How Fit Are Special Operations Police Officers? A Comparison With Elite Athletes From Olympic Disciplines

Publikation: Beitrag in FachzeitschriftZeitschriftenaufsätzeForschungBegutachtung


The diverse tasks of special operations police (SOP) units place high physical demands on every officer. Being fit for duty requires a wide range of motor abilities which must be trained regularly and in a structured manner. But SOP operators have to plan and manage large proportions of their training alone, which makes it difficult to control. Therefore, this study aimed to highlight strengths and deficits of the SOP operators' fitness by comparing them to elite athletes, and to define future training goals. Retrospective data of 189 male SOP operators were used, who completed several isometric strength tests, a graded exercise test to determine maximal oxygen uptake, and countermovement jumps to determine leg muscle power. On the basis of a literature search, performance data were then compared to a total of 3,028 elite male athletes from 36 Summer Olympic disciplines. Pooled means and standard deviations were calculated for each discipline and effect sizes were used to analyze their similarities and differences to the SOP unit. On average, SOP operators were taller, heavier, and stronger than elite athletes. But both the ability to convert this strength into explosive movement and aerobic power was significantly less developed. From this point of view, SOP operators should consider polarized endurance training to work efficiently on improving aerobic performance. In addition, regular plyometric training seems necessary to improve leg muscle power and agility.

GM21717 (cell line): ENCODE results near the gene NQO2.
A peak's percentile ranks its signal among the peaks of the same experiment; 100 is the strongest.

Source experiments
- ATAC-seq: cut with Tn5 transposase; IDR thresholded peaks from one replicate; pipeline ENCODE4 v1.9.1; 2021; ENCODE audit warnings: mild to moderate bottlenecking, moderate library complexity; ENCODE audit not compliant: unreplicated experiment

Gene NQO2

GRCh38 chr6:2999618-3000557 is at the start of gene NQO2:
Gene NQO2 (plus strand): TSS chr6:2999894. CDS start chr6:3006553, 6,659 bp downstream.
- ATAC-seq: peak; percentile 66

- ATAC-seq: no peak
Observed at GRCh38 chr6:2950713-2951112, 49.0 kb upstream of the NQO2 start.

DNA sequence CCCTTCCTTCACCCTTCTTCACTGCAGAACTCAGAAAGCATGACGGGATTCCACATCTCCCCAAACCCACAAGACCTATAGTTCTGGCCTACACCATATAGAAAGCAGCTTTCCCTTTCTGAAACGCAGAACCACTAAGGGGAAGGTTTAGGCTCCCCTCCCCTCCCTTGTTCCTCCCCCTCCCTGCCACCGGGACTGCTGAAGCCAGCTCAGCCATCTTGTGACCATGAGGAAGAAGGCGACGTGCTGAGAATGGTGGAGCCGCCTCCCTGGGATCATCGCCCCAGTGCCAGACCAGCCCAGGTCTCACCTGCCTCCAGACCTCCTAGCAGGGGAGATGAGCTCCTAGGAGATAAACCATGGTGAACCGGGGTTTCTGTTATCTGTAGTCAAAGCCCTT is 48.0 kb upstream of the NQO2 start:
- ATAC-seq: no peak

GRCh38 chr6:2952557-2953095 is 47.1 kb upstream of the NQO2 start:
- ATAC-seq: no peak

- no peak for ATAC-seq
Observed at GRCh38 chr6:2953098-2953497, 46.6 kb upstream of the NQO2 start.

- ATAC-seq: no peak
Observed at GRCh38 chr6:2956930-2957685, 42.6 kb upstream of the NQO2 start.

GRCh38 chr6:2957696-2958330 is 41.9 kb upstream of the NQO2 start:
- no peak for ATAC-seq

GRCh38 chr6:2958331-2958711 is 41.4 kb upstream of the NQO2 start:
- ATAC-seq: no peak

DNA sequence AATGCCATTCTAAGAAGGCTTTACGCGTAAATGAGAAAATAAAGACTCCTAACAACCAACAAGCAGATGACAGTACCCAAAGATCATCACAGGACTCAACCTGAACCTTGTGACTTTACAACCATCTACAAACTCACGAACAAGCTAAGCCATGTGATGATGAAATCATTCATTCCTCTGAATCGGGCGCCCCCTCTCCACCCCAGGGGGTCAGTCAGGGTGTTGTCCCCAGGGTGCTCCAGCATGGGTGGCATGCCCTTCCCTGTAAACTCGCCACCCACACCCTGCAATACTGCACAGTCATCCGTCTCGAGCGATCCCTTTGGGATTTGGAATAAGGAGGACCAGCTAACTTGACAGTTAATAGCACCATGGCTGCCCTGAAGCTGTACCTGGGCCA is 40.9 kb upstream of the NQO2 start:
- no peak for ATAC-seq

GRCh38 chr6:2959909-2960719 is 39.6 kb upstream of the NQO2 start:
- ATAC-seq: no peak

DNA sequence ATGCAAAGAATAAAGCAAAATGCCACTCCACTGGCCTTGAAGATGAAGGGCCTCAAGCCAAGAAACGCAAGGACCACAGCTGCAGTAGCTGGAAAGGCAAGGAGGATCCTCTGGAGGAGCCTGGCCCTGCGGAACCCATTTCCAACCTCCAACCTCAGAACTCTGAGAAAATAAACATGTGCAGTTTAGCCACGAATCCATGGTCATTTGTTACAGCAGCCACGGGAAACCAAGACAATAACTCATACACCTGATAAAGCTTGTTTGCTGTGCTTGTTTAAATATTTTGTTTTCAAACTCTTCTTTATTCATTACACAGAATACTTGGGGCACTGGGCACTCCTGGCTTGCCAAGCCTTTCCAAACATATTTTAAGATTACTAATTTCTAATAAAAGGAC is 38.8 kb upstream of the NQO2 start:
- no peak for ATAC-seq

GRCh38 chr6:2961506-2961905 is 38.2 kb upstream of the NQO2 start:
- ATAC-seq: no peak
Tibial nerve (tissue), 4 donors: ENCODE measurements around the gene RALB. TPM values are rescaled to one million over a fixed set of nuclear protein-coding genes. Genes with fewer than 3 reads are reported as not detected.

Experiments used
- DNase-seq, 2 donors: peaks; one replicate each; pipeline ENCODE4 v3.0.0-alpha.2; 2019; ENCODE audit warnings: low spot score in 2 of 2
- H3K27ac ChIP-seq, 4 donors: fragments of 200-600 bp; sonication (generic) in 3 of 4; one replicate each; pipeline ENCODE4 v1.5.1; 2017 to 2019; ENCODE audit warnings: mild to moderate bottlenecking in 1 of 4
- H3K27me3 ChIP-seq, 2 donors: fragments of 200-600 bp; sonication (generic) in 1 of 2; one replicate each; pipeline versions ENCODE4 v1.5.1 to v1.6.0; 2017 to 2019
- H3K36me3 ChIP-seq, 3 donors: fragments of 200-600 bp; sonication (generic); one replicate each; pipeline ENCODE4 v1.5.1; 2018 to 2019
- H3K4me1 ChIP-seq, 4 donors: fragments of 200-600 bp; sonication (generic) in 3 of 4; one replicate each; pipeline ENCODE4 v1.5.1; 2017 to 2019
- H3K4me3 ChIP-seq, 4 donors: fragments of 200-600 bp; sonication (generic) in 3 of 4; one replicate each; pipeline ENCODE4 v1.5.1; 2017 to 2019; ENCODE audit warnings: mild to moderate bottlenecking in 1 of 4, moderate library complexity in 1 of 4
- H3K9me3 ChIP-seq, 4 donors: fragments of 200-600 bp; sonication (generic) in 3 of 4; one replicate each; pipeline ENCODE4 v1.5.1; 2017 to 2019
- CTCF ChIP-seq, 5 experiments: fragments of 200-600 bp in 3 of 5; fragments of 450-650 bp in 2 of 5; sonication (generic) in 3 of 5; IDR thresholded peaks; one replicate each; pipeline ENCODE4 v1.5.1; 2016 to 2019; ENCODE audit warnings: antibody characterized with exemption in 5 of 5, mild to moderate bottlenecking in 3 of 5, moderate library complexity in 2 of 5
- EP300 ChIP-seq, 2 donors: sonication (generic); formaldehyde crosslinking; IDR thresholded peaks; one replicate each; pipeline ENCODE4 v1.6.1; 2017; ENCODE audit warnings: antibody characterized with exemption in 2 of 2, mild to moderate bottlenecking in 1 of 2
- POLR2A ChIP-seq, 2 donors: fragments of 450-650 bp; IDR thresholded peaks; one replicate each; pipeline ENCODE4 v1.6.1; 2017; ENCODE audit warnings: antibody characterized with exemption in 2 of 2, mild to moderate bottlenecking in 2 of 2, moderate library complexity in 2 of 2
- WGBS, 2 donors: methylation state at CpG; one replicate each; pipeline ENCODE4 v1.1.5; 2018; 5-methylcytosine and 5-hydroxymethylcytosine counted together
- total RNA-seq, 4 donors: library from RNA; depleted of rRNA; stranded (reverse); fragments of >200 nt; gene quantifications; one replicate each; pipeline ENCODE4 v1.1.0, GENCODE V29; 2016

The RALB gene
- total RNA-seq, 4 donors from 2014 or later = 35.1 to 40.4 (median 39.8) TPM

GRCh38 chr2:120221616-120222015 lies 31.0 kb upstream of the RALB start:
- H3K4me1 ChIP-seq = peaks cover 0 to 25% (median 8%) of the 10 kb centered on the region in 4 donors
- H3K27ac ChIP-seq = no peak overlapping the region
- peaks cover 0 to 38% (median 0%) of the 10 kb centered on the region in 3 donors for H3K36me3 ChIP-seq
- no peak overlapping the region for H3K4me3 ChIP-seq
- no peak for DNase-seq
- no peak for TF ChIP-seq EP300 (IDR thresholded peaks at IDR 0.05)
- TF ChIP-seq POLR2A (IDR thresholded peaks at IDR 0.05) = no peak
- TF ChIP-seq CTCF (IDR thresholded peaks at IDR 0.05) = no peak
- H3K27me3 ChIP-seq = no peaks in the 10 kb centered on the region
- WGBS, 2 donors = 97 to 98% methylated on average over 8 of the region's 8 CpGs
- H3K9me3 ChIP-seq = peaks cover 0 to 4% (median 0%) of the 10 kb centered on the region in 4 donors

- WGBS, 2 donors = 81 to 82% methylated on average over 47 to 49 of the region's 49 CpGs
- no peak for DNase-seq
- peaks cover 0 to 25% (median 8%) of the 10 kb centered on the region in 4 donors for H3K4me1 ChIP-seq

ZeitschriftFrontiers in Sports and Active Living
Seiten (von - bis)1-12
PublikationsstatusVeröffentlicht - 02.12.2021


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